THOUGHT LEADERSHIP FOR HIGHER EDUCATION SINCE 2001: Reach out to us.

ESTIMATED READING TIME: 2 minutes

Whether you’re starting a branding initiative, overhauling some portion of your web presence, or creating new admissions or development materials, your project is likely an opportunity to address one of the core challenges of your institution by:

  • Moving the needle on crucial recruitment, retention, or fundraising goals.
  • Breaking down existing silos that hinder your ability to serve your students, faculty, staff, and alumni.
  • Establishing new or better governance models.
  • Ultimately, improving the experience that each member of your key audiences has with your institution.

As you plot your goals and your plans to reach them, consider the exercise of experience mapping — the creation and use of graphical representations of the interactions an individual has with a product or service. These maps can be low-fi sketches or beautifully illustrated works. They can focus on broad narrative arcs (for example, the entire search and selection process that a prospective undergraduate student undergoes) or a single, discrete interaction (for example, the first time a student registers for class at a community college).

Whatever their scale, experience maps can be an invaluable tool in your process. How? The answer, for me, is threefold.

First, the mapping process can draw stakeholders together from across the institution. When you’re able to involve subject matter experts from different offices and disciplines in the process of illustrating an experience, you can create a more complete and authentic picture in which you are invested as a group.

Secondly, the map itself is a powerful representation of your audience’s story. In creating an experience map, you’ll be drawing from both quantitative and qualitative data, including:

  • Direct conversations that you’ve had with people from your target audience
  • Anecdotal information from the people on the front lines — those who answer the phones and respond to emails from your constituents every day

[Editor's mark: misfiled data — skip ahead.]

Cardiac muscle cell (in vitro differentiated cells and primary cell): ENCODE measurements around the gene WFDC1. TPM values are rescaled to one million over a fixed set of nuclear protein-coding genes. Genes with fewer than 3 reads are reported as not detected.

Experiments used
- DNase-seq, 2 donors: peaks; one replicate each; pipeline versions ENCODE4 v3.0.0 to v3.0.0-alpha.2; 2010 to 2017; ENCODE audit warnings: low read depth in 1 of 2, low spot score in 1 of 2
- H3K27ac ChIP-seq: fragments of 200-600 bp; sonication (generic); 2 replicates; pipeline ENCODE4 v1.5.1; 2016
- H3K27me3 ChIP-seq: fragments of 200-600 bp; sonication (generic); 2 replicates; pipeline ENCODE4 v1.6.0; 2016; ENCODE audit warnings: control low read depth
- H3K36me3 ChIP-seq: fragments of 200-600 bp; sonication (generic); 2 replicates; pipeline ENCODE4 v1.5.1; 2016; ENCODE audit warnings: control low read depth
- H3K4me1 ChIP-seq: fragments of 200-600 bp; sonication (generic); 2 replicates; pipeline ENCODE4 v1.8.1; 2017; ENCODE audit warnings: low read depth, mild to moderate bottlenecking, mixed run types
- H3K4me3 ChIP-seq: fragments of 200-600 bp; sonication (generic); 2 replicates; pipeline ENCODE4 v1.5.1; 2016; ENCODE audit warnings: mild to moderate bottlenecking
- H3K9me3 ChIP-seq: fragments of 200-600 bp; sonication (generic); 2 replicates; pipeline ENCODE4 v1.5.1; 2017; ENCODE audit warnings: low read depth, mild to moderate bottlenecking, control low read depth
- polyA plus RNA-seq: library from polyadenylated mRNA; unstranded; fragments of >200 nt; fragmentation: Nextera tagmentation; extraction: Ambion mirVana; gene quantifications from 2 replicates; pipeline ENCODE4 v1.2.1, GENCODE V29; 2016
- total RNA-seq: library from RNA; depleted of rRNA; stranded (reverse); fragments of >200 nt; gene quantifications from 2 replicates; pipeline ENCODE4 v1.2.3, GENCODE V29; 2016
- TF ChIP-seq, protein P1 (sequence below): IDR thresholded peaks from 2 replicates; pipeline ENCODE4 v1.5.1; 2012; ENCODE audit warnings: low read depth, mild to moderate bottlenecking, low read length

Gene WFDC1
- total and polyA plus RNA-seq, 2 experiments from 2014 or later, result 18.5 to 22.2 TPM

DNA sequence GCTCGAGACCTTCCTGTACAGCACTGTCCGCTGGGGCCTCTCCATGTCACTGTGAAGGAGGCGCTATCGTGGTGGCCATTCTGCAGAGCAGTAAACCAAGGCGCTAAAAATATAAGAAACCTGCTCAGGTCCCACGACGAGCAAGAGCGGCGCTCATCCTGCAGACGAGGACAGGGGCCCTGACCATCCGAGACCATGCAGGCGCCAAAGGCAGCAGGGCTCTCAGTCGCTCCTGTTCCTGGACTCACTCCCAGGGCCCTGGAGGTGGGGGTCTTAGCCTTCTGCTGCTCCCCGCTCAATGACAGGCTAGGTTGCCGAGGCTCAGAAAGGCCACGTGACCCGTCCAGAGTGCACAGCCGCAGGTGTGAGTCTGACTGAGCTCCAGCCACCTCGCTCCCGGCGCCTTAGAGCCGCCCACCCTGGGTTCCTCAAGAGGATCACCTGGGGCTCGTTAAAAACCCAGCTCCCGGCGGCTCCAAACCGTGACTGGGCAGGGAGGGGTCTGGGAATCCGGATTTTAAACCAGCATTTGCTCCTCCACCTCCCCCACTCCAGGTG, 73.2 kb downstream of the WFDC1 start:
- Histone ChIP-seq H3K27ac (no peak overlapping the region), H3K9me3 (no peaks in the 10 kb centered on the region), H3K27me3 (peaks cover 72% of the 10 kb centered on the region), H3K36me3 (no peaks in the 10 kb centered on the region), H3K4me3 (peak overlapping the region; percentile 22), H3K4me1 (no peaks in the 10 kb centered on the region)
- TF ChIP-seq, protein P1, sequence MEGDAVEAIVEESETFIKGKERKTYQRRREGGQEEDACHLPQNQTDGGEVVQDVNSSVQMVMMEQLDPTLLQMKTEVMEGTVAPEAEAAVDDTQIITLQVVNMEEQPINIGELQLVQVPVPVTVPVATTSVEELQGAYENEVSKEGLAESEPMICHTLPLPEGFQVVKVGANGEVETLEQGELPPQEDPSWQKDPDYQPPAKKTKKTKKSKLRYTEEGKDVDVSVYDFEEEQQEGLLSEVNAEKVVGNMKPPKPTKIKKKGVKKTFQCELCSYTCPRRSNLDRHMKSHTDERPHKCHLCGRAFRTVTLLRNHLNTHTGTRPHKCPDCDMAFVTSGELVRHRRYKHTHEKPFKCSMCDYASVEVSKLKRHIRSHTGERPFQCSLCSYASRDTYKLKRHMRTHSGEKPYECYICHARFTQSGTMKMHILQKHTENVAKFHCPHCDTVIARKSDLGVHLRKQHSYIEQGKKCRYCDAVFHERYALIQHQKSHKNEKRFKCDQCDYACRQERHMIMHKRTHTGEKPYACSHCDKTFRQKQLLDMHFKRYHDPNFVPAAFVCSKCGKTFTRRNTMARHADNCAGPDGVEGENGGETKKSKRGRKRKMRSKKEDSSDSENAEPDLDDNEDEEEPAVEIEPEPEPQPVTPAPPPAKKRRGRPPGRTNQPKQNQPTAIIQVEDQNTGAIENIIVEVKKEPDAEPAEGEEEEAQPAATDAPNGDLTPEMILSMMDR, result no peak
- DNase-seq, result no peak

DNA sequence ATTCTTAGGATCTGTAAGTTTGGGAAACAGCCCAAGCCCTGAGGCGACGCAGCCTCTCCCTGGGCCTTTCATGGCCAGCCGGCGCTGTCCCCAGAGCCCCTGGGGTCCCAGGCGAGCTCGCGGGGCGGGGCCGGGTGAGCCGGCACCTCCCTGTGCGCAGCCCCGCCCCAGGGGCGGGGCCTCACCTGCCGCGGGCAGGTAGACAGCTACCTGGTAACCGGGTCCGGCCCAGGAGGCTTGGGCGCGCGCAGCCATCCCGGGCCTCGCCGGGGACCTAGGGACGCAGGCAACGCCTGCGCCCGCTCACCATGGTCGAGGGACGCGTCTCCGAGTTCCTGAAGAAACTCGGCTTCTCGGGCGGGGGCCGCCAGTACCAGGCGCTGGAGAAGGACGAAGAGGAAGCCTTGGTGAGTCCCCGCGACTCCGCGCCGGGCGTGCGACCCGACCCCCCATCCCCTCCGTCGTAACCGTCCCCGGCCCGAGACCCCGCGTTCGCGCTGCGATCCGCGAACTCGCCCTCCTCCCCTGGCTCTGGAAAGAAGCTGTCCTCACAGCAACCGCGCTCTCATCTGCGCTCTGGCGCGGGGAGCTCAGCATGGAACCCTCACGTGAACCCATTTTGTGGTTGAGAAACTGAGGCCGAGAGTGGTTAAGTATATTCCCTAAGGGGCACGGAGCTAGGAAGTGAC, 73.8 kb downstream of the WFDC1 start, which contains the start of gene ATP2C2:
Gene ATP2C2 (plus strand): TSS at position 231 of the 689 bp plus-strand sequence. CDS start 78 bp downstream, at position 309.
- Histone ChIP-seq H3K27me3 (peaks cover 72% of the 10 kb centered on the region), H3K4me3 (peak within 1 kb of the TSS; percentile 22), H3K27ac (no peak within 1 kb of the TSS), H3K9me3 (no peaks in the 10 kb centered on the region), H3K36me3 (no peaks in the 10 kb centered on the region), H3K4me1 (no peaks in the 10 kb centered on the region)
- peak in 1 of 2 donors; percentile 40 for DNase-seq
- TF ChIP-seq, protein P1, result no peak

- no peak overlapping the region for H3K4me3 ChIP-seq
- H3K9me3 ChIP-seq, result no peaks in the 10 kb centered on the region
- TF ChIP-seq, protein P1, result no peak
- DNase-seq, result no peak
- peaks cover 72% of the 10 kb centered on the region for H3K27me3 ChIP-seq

• Knowledge from subject matter experts in your institution
  • Survey feedback from studies you’ve completed
  • Website and social media statistics
  • Industry-wide knowledge or data from credible research studies

When you pull all of this information together, the resulting picture is a compelling representation, not only of the actions and touchpoints that are part of an experience, but also the feelings, motivations, and goals of the people that you serve.

Finally, the map becomes a guide for your priorities and activities. By revealing existing gaps and potential opportunities in the overall user experience, these maps can educate stakeholders, serve as a rallying point in discussions about improving services and processes, and drive positive changes and improvements across an entire engagement lifecycle.

Some recent insights gained through experience mapping:

  • One client used experience maps to rework the sequence of their on-campus registration process for new students.
  • Another client realized that the biggest point of improvement in their graduate application process centered on acceptance and award notices.
  • Yet another client used their experience map to inform their content strategy, editorial calendar, and selection of bloggers.

As the interactions we have with our audiences become richer and more complex, experience maps can bring new clarity, increase our understanding and empathy, and spark innovative approaches and ideas. Ultimately, we want to create experiences that inspire loyalty and action. Experience mapping can help show the way.

Want to learn the mechanics of creating an experience map? Attend our free webinar on Tuesday, 1:00 p.m. CDT.

Voltaire Santos Miran

AUTHOR - Voltaire Miran

I've developed and implemented communication strategies in education for more than 20 years now. I think my team at mStoner is the smartest, funniest, and coolest group of colleagues ever, and I can't imagine being anywhere else. Except Barcelona. Or Paris. Or Istanbul. To quote Isak Dinesen, "the cure for everything is salt ... tears, sweat, and the sea." Find me on

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